The file rico.php also has payment slip number generation routines stolen from an open source project. Based on bank account numbers, criminals can then generate brand new payment slip numbers with bar codes and return it to the malicious add-on script running on infected users’ machines.
Bar code generation
Figure 11. Algorithm used to generate the bar codes with matching boleto numbers
The image above shows part of the algorithm used by criminals to generate the bar codes with matching boleto numbers. URL links to blank and white bars are replied back to the malicious extension.
Figure 12. Creating a new bard with aligned images
The bar width is controlled by the algorithm. The result is a new bar code made with aligned images, and a new number to be injected into victims’ browsers.
Who’s behind the boleto fraud?
We were able to uncover that the boleto fraud is run by multiple authors, but probably maintained by only a few. We had access to the control panel’s web pages that criminals have developed to keep track of sold kits, specially created for other criminals. These are typically sold in the Brazilian underground for around R$400, or $138 USD.
Considering the techniques used in this attack, we’d say people behind it are not novices as they constantly improve their methods. This malware family has dozens of domains registered and hosted in bullet-proof hosting in Russia, Ukraine and other countries that are used as C&C servers.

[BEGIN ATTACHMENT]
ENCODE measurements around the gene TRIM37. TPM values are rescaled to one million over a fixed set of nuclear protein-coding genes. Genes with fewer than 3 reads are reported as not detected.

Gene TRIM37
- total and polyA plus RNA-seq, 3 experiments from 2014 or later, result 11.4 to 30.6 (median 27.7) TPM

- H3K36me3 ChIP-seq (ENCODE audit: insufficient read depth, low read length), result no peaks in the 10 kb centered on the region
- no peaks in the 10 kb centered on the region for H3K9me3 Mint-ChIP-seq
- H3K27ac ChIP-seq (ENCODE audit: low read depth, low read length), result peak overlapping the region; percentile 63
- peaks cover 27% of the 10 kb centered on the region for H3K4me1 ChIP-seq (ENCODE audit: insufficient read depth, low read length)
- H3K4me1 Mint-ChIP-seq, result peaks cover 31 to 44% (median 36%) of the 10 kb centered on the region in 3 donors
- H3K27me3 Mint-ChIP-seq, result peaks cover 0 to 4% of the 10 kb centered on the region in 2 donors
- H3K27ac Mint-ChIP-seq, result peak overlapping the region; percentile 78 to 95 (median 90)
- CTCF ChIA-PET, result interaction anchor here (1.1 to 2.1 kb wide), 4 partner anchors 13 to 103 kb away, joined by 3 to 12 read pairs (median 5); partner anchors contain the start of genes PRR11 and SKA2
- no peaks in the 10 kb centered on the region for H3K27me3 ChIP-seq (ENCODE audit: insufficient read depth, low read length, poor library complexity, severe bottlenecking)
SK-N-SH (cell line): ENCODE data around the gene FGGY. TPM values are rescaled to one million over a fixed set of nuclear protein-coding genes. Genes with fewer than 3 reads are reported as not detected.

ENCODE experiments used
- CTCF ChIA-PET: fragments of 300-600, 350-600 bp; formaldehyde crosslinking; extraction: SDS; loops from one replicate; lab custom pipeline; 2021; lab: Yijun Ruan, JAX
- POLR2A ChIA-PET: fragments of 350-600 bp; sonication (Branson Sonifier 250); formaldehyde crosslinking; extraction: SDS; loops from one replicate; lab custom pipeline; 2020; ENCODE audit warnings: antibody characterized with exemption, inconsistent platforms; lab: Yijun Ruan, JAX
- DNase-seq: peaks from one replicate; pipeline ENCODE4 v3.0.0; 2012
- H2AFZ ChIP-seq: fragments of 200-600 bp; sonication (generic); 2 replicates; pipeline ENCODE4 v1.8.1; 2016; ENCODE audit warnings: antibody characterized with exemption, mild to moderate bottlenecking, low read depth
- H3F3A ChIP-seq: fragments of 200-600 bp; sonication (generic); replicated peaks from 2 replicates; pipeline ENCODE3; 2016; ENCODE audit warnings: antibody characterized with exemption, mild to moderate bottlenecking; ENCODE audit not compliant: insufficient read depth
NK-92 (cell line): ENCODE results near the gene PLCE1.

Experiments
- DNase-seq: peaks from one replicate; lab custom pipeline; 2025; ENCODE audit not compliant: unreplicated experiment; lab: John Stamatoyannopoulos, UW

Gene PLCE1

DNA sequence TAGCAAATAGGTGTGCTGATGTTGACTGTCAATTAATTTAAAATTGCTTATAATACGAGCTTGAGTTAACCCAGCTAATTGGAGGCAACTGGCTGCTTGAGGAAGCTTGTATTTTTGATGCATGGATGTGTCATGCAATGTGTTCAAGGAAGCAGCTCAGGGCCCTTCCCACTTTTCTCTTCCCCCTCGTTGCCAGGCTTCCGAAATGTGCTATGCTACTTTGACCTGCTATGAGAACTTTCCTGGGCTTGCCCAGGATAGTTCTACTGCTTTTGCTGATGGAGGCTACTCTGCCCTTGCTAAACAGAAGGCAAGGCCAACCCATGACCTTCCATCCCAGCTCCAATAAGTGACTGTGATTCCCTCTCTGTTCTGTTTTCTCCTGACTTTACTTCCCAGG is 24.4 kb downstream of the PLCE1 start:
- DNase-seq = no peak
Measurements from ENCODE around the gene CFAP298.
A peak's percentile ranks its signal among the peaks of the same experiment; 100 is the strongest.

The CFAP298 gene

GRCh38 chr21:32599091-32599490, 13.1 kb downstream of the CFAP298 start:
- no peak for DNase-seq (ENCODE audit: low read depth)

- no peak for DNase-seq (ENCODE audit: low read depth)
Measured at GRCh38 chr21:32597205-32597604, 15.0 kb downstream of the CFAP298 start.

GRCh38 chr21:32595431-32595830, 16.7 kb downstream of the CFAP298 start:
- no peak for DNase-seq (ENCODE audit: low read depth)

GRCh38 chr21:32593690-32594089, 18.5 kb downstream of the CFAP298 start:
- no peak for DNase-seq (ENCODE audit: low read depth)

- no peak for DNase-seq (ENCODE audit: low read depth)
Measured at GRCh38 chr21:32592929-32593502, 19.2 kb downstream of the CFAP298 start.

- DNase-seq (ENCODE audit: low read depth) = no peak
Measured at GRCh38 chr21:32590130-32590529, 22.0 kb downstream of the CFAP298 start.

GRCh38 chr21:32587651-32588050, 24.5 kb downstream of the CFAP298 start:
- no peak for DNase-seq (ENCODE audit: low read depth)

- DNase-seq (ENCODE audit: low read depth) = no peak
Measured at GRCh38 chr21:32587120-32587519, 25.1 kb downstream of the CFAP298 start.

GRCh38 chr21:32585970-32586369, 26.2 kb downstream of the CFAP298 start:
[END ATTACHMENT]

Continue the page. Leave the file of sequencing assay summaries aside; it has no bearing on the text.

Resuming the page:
Basing on gathered Whois data, the threat actor involved in this not-so-new attack uses the e-mail address mariomotono99[@]outlook.com, which has recently registered the following domains:
Some of them are confirmed to be used by the BROBAN C&C servers, which are used by the JS_BROBAN / BREX_BROBAN malware families. Other domains may be related to different malware campaigns. The following is a list of Google Cloud Storage user names hosting BROBAN:
The following Amazon Cloud user names were also used:
We have already notified Google and Amazon about the malicious accounts.
How Can You Stay Protected Against This Threat?
The FEBRABAN issued a guide on their website for users to determine whether the bar code on their boleto matches the bank prefix or not. The list on the FEBRABAN website has all the bank prefixes in Brazil.
This does not mean that users who aren’t based in Brazil are safe from this threat. Browser-related threats via malicious plugins continue to plague unwitting users, so it is advised to steer clear from unknown browser add-ons. If downloading browser add-ons is absolutely necessary, make sure to check its required permissions, or consider disabling add-ons you don’t recognize.
By keeping their security products and antivirus software up to date, users can stay protected against these threats. Trend Micro Security can detect and block the installation of malicious browser extensions. Trend Micro HouseCall can also remove malicious extensions.
For businesses, the Endpoint Security in Trend Micro Smart Protection Suite protects systems against this type of attack by detecting related files and blocking related URLs and emails through our File Reputation, Web Reputation, and Email Reputation Technologies.